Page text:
It may be true that riding a train is statistically safer than driving a car, but the Long Island Rail Road has long way to go to become a truly safe experience [“Study: Transit may curb car deaths,” News, Sept. 7].

I’ve been an LIRR commuter for 35 years. I was on the train on Dec. 7, 1993, when Colin Ferguson executed six people and injured 19 others. There was no communication from train personnel until well after the train pulled into the station.

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The LIRR has had failing marks for communicating with passengers for decades, and even Newsday’s website sometimes has better and more timely information about trains. This is largely due to the LIRR being in the business of moving trains and not people.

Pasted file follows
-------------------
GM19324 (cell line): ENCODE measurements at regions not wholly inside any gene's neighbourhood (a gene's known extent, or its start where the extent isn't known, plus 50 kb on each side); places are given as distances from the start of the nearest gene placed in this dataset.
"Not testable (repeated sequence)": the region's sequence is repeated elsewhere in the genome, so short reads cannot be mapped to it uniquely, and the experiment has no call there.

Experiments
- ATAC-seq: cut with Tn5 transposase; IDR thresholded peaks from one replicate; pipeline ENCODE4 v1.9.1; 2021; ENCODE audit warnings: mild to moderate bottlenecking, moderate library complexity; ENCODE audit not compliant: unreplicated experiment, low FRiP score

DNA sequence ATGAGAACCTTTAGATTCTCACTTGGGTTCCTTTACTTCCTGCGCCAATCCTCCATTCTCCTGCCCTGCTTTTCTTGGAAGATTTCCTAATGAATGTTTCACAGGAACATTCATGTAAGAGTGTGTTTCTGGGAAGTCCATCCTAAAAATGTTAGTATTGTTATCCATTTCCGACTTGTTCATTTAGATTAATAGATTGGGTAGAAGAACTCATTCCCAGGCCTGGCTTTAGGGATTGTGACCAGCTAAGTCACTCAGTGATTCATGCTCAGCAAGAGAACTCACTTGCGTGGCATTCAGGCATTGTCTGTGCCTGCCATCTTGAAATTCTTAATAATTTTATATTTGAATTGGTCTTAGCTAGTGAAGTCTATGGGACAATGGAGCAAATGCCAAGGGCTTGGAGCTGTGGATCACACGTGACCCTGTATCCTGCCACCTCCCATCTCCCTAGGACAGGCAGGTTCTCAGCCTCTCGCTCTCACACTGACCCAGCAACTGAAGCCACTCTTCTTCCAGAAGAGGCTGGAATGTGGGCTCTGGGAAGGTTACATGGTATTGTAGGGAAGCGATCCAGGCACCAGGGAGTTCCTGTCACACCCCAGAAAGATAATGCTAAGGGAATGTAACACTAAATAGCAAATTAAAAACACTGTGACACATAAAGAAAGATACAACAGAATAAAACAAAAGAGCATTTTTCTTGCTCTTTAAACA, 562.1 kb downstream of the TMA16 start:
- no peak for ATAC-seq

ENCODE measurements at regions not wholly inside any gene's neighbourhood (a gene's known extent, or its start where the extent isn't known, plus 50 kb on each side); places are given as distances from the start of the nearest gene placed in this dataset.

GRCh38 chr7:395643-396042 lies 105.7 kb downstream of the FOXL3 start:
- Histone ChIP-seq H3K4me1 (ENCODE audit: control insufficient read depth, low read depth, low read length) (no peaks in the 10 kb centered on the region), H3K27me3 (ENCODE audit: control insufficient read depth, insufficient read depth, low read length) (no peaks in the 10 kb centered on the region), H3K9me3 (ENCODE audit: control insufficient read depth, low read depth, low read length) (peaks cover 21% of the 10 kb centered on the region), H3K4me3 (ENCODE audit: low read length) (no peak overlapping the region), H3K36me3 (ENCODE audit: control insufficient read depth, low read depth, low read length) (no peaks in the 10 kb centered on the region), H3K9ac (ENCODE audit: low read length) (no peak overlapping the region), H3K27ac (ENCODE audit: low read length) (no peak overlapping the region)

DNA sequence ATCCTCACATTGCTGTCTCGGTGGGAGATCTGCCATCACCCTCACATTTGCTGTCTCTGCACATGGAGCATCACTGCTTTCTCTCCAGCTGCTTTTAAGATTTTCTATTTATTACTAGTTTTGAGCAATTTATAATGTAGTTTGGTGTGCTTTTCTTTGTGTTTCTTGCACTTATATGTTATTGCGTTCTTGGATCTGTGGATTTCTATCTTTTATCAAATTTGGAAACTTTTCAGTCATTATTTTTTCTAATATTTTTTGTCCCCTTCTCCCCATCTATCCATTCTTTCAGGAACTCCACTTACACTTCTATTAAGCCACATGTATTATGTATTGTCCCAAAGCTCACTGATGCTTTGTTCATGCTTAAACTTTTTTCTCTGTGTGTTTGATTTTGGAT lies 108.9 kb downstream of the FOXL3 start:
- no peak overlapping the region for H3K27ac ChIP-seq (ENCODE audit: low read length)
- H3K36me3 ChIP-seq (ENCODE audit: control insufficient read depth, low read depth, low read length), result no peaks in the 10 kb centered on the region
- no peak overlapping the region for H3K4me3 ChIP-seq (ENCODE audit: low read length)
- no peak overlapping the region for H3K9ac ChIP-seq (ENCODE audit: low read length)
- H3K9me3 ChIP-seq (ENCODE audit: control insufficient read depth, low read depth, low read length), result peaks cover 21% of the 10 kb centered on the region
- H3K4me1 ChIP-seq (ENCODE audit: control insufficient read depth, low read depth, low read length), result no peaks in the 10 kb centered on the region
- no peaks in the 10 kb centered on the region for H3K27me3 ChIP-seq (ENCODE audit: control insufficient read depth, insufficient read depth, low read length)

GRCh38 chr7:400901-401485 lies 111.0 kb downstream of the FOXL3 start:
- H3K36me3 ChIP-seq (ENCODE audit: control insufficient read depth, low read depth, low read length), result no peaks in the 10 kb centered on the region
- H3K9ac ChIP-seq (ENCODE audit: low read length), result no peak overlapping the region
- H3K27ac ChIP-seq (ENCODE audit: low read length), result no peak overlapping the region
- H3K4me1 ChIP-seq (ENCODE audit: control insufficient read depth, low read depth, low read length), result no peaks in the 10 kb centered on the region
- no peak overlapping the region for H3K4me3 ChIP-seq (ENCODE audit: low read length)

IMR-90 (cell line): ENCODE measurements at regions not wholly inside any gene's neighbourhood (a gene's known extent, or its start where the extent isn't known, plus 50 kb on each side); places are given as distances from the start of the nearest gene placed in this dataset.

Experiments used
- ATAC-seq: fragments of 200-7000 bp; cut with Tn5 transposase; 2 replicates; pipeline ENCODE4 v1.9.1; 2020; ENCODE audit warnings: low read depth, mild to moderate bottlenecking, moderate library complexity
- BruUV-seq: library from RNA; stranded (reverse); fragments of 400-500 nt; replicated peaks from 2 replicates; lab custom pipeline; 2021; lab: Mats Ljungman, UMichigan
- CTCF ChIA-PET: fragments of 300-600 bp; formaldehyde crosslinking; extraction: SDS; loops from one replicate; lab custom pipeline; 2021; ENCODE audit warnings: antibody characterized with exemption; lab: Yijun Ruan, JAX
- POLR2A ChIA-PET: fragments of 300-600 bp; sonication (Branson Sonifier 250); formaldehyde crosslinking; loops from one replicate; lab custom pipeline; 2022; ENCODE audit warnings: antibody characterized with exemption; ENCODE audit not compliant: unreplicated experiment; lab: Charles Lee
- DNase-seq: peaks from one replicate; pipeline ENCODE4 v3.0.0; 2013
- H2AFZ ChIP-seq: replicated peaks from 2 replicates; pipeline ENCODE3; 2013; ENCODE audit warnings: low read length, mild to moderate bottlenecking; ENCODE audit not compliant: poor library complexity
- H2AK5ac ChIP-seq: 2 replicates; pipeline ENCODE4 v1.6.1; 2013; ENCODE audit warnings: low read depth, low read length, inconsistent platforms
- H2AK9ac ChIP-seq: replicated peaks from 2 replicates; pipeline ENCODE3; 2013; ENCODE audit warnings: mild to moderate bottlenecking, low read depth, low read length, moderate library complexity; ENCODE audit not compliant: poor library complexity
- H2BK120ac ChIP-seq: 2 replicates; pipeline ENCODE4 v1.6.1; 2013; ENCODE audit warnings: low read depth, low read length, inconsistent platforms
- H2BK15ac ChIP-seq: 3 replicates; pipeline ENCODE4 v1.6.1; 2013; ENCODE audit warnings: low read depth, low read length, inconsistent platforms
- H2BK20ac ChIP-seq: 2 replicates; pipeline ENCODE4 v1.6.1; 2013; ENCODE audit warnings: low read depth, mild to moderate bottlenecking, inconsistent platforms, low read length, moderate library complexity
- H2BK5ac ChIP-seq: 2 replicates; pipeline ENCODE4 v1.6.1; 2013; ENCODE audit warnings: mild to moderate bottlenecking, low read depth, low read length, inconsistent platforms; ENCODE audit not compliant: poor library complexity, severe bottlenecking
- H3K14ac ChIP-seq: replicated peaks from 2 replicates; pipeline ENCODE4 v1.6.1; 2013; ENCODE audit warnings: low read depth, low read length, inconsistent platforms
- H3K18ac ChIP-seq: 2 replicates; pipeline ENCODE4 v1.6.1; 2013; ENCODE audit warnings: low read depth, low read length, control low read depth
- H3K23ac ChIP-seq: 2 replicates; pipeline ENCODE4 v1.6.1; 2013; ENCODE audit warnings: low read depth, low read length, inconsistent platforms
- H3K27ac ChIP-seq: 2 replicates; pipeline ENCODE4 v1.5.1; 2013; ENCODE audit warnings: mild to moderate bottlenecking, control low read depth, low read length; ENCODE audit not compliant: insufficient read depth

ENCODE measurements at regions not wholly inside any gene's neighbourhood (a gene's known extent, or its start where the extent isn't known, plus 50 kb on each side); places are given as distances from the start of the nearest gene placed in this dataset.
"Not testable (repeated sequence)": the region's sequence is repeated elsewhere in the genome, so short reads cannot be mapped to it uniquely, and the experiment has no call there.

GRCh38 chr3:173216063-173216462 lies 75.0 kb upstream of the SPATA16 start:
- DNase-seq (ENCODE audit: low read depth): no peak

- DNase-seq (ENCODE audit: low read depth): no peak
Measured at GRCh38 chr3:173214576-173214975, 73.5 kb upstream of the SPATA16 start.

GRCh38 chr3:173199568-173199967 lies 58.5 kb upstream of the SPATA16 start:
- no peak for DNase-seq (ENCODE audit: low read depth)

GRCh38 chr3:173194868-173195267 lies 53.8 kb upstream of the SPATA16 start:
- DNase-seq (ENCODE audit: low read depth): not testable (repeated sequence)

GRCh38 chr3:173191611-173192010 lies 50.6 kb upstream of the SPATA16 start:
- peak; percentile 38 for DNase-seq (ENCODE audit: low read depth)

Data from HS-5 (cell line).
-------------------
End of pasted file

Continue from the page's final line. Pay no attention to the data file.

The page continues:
On-train communication systems are spotty, digital signage on some doesn’t work, and riders have no way to know whether they are in car No. 5 or 7, etc. In an emergency, most people would not know which way to run. Safer than driving, sure, but far from what it should be.

Jerry Romano, Sea Cliff